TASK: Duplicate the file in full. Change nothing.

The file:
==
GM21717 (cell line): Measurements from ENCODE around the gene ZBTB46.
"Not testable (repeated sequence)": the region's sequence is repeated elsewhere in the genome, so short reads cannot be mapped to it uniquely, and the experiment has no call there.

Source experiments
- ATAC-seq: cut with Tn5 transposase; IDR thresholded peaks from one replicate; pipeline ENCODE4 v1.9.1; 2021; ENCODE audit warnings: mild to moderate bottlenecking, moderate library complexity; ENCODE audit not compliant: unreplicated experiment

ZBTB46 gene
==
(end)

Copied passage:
GM21717 (cell line): Measurements from ENCODE around the gene ZBTB46.
"Not testable (repeated sequence)": the region's sequence is repeated elsewhere in the genome, so short reads cannot be mapped to it uniquely, and the experiment has no call there.

Source experiments
- ATAC-seq: cut with Tn5 transposase; IDR thresholded peaks from one replicate; pipeline ENCODE4 v1.9.1; 2021; ENCODE audit warnings: mild to moderate bottlenecking, moderate library complexity; ENCODE audit not compliant: unreplicated experiment

ZBTB46 gene